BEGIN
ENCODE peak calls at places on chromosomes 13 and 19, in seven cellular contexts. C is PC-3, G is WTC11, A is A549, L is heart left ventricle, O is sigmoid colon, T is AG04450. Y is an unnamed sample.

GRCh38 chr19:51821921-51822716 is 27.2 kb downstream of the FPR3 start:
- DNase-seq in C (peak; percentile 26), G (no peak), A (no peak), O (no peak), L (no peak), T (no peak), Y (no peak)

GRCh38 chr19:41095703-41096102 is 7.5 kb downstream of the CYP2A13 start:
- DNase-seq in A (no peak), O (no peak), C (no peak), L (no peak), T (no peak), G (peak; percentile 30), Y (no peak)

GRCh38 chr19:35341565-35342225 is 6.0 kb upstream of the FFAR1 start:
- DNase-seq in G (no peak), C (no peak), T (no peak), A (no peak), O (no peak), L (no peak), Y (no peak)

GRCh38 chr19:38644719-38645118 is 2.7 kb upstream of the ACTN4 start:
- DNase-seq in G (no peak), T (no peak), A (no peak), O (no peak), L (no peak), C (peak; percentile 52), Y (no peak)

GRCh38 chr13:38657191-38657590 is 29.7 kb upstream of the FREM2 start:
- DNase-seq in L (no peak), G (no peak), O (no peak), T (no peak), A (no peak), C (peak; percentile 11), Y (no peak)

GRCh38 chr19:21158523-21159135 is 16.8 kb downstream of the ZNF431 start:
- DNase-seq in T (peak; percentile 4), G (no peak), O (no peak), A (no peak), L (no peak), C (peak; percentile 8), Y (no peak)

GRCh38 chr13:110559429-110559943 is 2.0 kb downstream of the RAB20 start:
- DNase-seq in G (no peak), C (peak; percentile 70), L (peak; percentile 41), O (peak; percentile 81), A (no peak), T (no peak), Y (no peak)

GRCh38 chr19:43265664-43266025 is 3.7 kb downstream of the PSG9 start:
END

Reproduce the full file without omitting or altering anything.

ENCODE peak calls at places on chromosomes 13 and 19, in seven cellular contexts. C is PC-3, G is WTC11, A is A549, L is heart left ventricle, O is sigmoid colon, T is AG04450. Y is an unnamed sample.

GRCh38 chr19:51821921-51822716 is 27.2 kb downstream of the FPR3 start:
- DNase-seq in C (peak; percentile 26), G (no peak), A (no peak), O (no peak), L (no peak), T (no peak), Y (no peak)

GRCh38 chr19:41095703-41096102 is 7.5 kb downstream of the CYP2A13 start:
- DNase-seq in A (no peak), O (no peak), C (no peak), L (no peak), T (no peak), G (peak; percentile 30), Y (no peak)

GRCh38 chr19:35341565-35342225 is 6.0 kb upstream of the FFAR1 start:
- DNase-seq in G (no peak), C (no peak), T (no peak), A (no peak), O (no peak), L (no peak), Y (no peak)

GRCh38 chr19:38644719-38645118 is 2.7 kb upstream of the ACTN4 start:
- DNase-seq in G (no peak), T (no peak), A (no peak), O (no peak), L (no peak), C (peak; percentile 52), Y (no peak)

GRCh38 chr13:38657191-38657590 is 29.7 kb upstream of the FREM2 start:
- DNase-seq in L (no peak), G (no peak), O (no peak), T (no peak), A (no peak), C (peak; percentile 11), Y (no peak)

GRCh38 chr19:21158523-21159135 is 16.8 kb downstream of the ZNF431 start:
- DNase-seq in T (peak; percentile 4), G (no peak), O (no peak), A (no peak), L (no peak), C (peak; percentile 8), Y (no peak)

GRCh38 chr13:110559429-110559943 is 2.0 kb downstream of the RAB20 start:
- DNase-seq in G (no peak), C (peak; percentile 70), L (peak; percentile 41), O (peak; percentile 81), A (no peak), T (no peak), Y (no peak)

GRCh38 chr19:43265664-43266025 is 3.7 kb downstream of the PSG9 start: